Boon Boona’s Burundi Karahe was produced by Karehe Cooperative and imported by JNP Coffee, both of which are lead by women. Photo thanks to JNP Coffee. We originally created this award category to balance the yearly profusion of great coffees from Ethiopia and Kenya, origins that have actually tended to dominate the greater ratings for Africa coffees at Coffee Review . Over the past few years, nevertheless, the African Great Lakes region– Burundi, Rwanda, Tanzania, Uganda, and the far eastern Kivu Province of Democratic Republic of Congo– have generated a growing number of distinct and excellent coffees. Peace is slowly returning to struggling parts of this region and the excellent regional Bourbon-related tree ranges, outstanding terroirs, hard-working producers, and coffee-savvy advancement efforts have conspired to produce more and more exceptional coffees. Here are only 3 of many we evaluated in 2020. (For more on this region, see our 2018 report on African Great Lakes Coffees.)

The Caribbean

We seldom see many coffees from the Caribbean in the Coffee Review laboratory. Considering that we started evaluating coffees in 1997, we’ve just released evaluations for a number of dozen coffees grown in the Caribbean, the majority of which were from Jamaica. And simply 6 of these coffees earned 90 points or greater. Increasingly more frequent and more harmful typhoons and tropical storms have actually maimed whole Caribbean coffee markets in brutal ways that can take years to fix. Include the 2010 Haiti earthquake, one of the most harmful in history. Aside from the special scenario of Jamaica Blue Mountain, a common style amongst other Caribbean origins is high internal consumption of coffee paired with low production. Local markets soak up many coffee produced regardless of quality, discouraging the advancement of better, export-quality coffee.

In the last year or 2, we’ve seen a small however collective effort by innovative, entrepreneurial, and socially progressive manufacturers and roasters to reenergize the production of quality coffees in the Caribbean. In truth, for each of the past two years, a coffee from the Caribbean has actually made an area in the Coffee Review Top 30 (No. 18 in 2019; No. 22 in 2020). In 2020, we evaluated simply two coffees from the Caribbean, both of which made 90+ points and both still readily available for sale on roasters’ websites since January 16, 2021:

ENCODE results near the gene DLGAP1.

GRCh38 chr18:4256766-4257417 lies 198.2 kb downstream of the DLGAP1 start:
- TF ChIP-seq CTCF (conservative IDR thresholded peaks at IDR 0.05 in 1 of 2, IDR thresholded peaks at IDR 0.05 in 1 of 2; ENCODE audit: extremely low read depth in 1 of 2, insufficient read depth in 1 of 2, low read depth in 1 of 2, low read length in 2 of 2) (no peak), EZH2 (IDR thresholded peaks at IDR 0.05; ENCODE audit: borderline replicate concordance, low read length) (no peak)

• Café Kreyol, Organic Red Honey Ramirez Estate [Dominican Republic]– 92 points (No. 22) Review|Buy
  • Davila Kafe, Jacmel Haiti– 90 points Review|Buy

Central America (from Non-Geisha Varieties)

Coffees of the popular Geisha (also Gesha) variety have concerned dominate the highest scores we award coffees produced in Central America. Here, however, we acknowledge 3 superb Central America coffees that were produced from ranges other than Geisha:

South America

A major trend affecting South America in 2020 was an ever-increasing variety of coffees distinguished by experimental processing approaches. They showed up from all nations, but particularly from Colombia, where coffee authorities are now permitting export of coffees processed using alternative methods in addition to the familiar Colombia wet-processed style. 2 of these brand-new design Colombias are honored below. We also acknowledge a characteristically sweetly mild and chocolaty conventionally processed Peru carrying both fair-trade and organic accreditation.

Espressos

Fewer coffees than usual meant for espresso brewing appeared on our 2020 list, perhaps owing to the impact of the pandemic shutting down or restricting café activity while encouraging sale of coffees planned for standard developing in your home. Plus, at Coffee Review we canceled our typical annual report dedicated to espressos due to the fact that of the problems involved in applying the espresso approach to a large number of samples using remote treatments.

Michael Johnson (left) and the masked-up JBC Coffee Roasters group, roasters of the 96-point Karimiuki Espresso, the No. 7 coffee of 2020. Image courtesy of JBC Coffee Roasters.

We did handle to review a broad range of great espressos in 2020. The continuing trend to concentrate on recognized single-origin coffees rather than on blends seems to be as increasingly at play worldwide of espresso as it remains in brewed coffee. Here we honor three remarkable 94-rated espresso blends that did not make the Top-30 list, along with 3 amazing single-origin espressos that did.

Espresso Blends

Single Origin Espressos

Despite complications the COVID-19 pandemic injected into the challenge of coffee production currently under tension from low costs and the Latin-American coffee rust disease crisis, coffee producers and their exporter/importer and roaster allies managed to produce an aspirational and extraordinarily diverse series of fine coffees in 2020. We were privileged to sample a number of them, and to report on them here and throughout the year. We dedicate this and future reports in 2021 to the tenacity and imagination of the specialty coffee world in the face of continued overwhelming obstacles.

This post was inspired by the article at Coffee Review, a website specializing in coffee reviews, espresso ratings, informative articles, and coffee blogs written by coffee experts.